The objective was to determine national patterns of basketball-related injuries treated in emergency departments in the United States among children and adolescents <20 years of age.


A retrospective analysis was conducted with data from the National Electronic Injury Surveillance System of the US Consumer Product Safety Commission, from 1997 to 2007. Sample weights provided by the Consumer Product Safety Commission were used to calculate national estimates of basketball-related injuries. Trend significance of the numbers and rates of basketball-related injuries over time was analyzed by using linear regression.


An estimated 4 128 852 pediatric basketball-related injuries were treated in emergency departments. Although the total number of injuries decreased during the study period, the number of traumatic brain injuries (TBIs) increased by 70%. The most common injury was a strain or sprain to the lower extremities (30.3%), especially the ankle (23.8%). Boys were more likely to sustain lacerations and fractures or dislocations. Girls were more likely to sustain TBIs and to injure the knee. Older children (15–19 years of age) were 3 times more likely to injure the lower extremities. Younger children (5–10 years of age) were more likely to injure the upper extremities and to sustain TBIs and fractures or dislocations.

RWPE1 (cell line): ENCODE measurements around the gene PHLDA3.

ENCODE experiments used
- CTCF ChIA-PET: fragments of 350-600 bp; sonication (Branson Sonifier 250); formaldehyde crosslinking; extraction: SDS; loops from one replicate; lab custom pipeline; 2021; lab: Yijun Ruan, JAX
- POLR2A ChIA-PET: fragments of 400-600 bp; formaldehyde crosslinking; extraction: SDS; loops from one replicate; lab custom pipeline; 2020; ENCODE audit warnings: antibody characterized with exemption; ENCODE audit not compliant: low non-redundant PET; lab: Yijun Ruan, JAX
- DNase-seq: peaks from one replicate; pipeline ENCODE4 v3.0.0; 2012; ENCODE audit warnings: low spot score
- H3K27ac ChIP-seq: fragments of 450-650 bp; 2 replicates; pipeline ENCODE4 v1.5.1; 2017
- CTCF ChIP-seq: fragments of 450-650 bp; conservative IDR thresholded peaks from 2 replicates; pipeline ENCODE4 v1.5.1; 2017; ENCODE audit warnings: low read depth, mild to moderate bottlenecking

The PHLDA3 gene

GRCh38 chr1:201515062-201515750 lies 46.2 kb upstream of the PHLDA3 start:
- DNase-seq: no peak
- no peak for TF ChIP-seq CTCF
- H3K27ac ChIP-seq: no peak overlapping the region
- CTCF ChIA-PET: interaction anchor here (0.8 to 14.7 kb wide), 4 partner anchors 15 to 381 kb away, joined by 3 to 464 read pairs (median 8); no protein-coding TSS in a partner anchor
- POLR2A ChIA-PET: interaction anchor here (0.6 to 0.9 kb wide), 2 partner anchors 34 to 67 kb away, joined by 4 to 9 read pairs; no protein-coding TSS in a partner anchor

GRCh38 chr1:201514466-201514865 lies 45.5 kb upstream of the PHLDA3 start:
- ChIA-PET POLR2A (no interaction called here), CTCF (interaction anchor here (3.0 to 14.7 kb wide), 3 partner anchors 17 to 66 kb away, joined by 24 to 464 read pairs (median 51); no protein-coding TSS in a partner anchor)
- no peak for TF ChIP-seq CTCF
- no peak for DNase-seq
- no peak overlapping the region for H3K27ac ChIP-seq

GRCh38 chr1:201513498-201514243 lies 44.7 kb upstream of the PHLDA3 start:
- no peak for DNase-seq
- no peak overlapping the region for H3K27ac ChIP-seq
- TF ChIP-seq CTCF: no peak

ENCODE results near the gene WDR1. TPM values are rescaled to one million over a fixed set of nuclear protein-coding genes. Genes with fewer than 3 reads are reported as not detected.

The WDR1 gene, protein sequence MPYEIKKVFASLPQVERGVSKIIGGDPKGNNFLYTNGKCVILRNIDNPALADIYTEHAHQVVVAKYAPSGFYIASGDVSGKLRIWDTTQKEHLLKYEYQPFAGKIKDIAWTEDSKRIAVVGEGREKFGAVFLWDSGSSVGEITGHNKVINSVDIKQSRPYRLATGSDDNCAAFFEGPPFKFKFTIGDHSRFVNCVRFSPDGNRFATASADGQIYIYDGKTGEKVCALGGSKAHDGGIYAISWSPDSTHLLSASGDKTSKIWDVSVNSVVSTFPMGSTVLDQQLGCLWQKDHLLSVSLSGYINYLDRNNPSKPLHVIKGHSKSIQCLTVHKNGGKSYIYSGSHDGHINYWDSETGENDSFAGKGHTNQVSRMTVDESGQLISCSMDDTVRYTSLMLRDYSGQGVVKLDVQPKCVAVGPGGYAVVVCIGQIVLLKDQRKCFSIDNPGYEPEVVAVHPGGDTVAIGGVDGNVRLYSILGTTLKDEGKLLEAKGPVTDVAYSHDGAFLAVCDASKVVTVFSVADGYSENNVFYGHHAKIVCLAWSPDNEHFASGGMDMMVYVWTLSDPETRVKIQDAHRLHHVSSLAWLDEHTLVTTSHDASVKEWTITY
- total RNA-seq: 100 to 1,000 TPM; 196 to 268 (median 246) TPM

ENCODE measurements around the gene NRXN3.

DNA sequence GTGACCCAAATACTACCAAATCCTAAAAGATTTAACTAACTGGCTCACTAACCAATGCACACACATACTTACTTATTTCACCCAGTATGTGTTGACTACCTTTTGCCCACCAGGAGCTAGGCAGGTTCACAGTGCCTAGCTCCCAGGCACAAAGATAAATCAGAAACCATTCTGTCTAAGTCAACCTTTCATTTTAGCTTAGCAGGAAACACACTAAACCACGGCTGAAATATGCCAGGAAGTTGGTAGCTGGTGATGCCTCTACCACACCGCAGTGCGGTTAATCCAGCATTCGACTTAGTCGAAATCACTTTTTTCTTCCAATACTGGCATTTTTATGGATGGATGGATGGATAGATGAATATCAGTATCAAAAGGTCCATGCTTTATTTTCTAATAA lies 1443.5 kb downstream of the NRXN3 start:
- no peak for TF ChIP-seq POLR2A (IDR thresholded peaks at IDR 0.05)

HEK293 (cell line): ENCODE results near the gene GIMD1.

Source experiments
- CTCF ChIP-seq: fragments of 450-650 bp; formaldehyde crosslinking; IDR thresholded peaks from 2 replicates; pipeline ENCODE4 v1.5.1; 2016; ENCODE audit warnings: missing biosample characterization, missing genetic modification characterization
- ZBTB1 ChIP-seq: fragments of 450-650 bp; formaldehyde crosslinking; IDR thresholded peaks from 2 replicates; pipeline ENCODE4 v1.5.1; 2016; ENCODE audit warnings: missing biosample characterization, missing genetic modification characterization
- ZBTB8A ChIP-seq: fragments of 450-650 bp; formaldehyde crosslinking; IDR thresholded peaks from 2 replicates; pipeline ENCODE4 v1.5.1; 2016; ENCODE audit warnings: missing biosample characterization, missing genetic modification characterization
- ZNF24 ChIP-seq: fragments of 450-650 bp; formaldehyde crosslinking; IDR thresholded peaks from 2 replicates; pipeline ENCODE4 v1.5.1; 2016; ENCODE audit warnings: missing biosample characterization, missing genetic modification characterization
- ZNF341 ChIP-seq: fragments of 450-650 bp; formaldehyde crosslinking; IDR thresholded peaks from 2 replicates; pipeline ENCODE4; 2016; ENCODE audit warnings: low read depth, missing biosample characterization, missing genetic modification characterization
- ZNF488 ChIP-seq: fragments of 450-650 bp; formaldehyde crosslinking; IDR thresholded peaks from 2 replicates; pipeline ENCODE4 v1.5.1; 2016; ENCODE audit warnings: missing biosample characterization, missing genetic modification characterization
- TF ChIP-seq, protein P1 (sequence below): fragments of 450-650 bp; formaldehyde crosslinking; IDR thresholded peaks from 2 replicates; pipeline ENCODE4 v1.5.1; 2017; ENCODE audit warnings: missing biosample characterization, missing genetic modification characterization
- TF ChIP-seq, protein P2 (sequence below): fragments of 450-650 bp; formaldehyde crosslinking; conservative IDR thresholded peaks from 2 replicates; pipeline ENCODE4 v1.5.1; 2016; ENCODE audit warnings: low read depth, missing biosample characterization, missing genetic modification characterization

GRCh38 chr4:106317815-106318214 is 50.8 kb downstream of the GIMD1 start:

Although the total number of basketball-related injuries decreased during the 11-year study period, the large number of injuries in this popular sport is cause for concern.

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